‘Ooh, wow. That is cold’ I said, stepping in through the door to the getaway flat. Except this time, it is a stay. I look around at me at the absolute tip of a hallway. I kick the post like fallen autumn leaves and I slip on a leaflet for pizzas. I put a hand on the wall to stop me from falling.
I gaze at the wall, spreading out my hand and I arch my fingertips, feeling the bumps of the paper that I had plastered up to cover the cracks. I remove my hand and wipe it on my right thigh, feel the sleepy twitch of my cock. I drop my suitcase and I push open the door into the main room. The dining table lies on its side like an overturned umbrella in the wind. I reach for the box to turn on the heater but it has been scratched, beaten.
I stretch a jumper, another one, over me. It’s the cold that can thin you out but right now I don’t want to be cold, I want to be able to feel my toes. In one movement in bringing my cigarettes from my pocket, I knock coins and filters and letters and my card out of its pouch. I only bother to pick up the card. My social worker is here tomorrow. I should clean up and show myself to be coping well. I look in the cupboard. There are cobwebs and a broken broom head. I thump on the door of my neighbour to ask to use the phone.
‘Telephone, if I can?’ I ask, offering the woman a cigarette.
‘Oh no’ She replied. ‘Come in Archie. If there’s anything, I’m always here’
I nod ‘Um’ What should I say? ‘Thank you’ I say. Dialling the number. ‘Hi Sue’ I speak into the holes and plastic. ‘It’s Archie Leach, about tomorrow-‘
‘Is there a problem with the time?’
‘Yeah, well, you know, been catching up with mates and that’ I look up and the neighbour is there, listening. I smile. ‘And tomorrow’ I go on. ‘I am going to be seeing my parents’ That word is poison in my mouth. ‘I really have missed them and I know you need to do your job and check that I am, I’m OK and I will be. I’ll be with them and I can phone you, I swear’
Sue chuckles. ‘That’s alright Archie. This time was meant for you to see your family, I think that’s great you are’
‘I will see you soon then’
I put down the phone and I imagine Sue picking up her diary from inside of her handbag. With a list in the back of it, names of patients written on it and mine now being crossed off. I bet she’s thinking that’s an extra ten minutes in bed and she can have breakfast, not just a coffee and that makes me pleased for her. You should eat breakfast, it’s important. I wonder what she eats. I like toast. I like it dry. Butter is a bad food. I sniff. I am suddenly aware of my neighbour at my elbow and I flinch. ‘Sorry’ I say. ‘I didn’t mean-‘
‘Shall I put on the kettle, would you like a drink?’ she asks and I cannot decide. The get away flat is cold and it is empty, but it’s my home.
‘Sit down’ She tells me.
I sit and accept the warm drink. I sip it and it jogs, splashing my jumper.
‘Sugar’ I mutter. ‘I should watch what I am doing’
‘You can take that off’
‘I’m freezing’ I say, although I can feel the heat rushing through me. ‘Forgive me but could you, what’s your name? I have forgot’
She laughs. ‘It’s Grace’ she said.
‘Of course, I’m sorry’
‘Not to worry. I forget names’
‘But you couldn’t forget mine’
‘No, well you aren’t there now. You can enjoy the freedom’
‘It doesn’t feel free. I feel, it scares me’
I walk back to the flat, sitting on a stinking sofa. It has bugs running along it and I smoke a cigarette. Then I remember and drag my suitcase in from the hallway. Resting inside the jumpers and jeans is a six pack of beer and I pop one open. Guzzling it, I flick a bug off of my knee. I squash a bug that has crawled under where I place my elbow on the rest. As the ash falls, I stub the cigarette on my knuckle. I get to my feet and face the room. I scatter the magazines on the coffee table and I disturb spiders. There’s an ashtray with a yellow liquid in it and also there is an ashtray from Blackpool. I notice the TV and stereo are gone. The square left by the stereo has been filled in by the tapes that had been stacked around it.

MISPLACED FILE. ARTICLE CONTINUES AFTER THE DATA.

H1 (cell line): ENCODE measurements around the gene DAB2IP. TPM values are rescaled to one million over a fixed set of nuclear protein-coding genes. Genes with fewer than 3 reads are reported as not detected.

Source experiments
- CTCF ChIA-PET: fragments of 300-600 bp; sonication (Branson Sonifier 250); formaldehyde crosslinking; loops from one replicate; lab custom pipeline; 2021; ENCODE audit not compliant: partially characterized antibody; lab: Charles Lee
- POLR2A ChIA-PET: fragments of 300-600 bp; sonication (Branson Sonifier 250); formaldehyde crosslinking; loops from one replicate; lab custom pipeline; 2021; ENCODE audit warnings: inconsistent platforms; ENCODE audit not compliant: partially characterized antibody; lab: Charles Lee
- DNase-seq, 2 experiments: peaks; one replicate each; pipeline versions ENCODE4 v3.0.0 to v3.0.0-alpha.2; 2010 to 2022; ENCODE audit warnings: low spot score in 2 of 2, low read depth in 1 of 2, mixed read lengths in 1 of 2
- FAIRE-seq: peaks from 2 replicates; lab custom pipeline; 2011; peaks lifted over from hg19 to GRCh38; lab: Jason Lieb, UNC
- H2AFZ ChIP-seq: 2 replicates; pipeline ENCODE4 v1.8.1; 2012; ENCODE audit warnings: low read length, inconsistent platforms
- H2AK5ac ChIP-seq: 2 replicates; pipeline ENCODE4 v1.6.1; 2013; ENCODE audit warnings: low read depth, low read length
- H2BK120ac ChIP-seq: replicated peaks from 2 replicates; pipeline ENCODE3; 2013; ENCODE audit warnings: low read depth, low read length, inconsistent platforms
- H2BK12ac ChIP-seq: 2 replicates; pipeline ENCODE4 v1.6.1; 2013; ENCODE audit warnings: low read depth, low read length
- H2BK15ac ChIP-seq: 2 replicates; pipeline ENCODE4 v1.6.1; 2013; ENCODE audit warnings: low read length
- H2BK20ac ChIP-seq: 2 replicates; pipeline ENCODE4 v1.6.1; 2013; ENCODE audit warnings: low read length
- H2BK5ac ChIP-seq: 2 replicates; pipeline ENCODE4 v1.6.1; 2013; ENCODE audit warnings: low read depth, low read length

I rub my forehead, noticing the kitchen door is shut and my heart begins to hammer. I crawl to it. I try the handle and I have to boost it using my shoulder. There is a tramp laying with his feet in the sink and face on a tin.
I close the door and I burst into tears. I crumple the beer can and the sharp creases dig into the folds of my palm. I squeeze it and again I stub the cigarette, screwing it against my knuckle. I know I need to eat. I’ll need to go outside. It might be packed and there will be people. I let go of the beer can and I slip my hand, my sore knuckles chafe on the fabric, into my pocket and feel the roll of notes. I buy cigarettes, booze and food.
I have to go into the kitchen. I need a knife to cut the cake. It is fruitcake. Fruitcake is at least healthier. Though I would like to be assured chocolate still tastes the same. Chocolate is a bad food. I nudge the tramp. ‘Excuse me’ I said. Would you mind, how about a beer?’ I ask.
‘How about a ciggie?’
I proffer to him the packet and he shakes his head. ‘I like to roll mine’ he says.
‘Oh, hold on then’
‘Can I have the beer while I do?’
I throw him a beer and I search my suitcase for my tobacco. The papers are in my glasses case and the filters, where had I put those?
I hand him the equipment and the tramp thanks me.
‘That’s OK’ I said. I wait and then remember my cake. I search the drawers. ‘What’s it you want to find?’ The tramp asks.
‘Knife’ I answer.
‘I took them’
‘Market’ He holds out something and I hesitate. ‘Take it’ He says, waving the object in my face.
It’s a penknife. Knives are bad.
‘Do you want a slice?’ I grip the knife.
‘Sure do, I haven’t eaten in days’
‘You haven’t had breakfast?’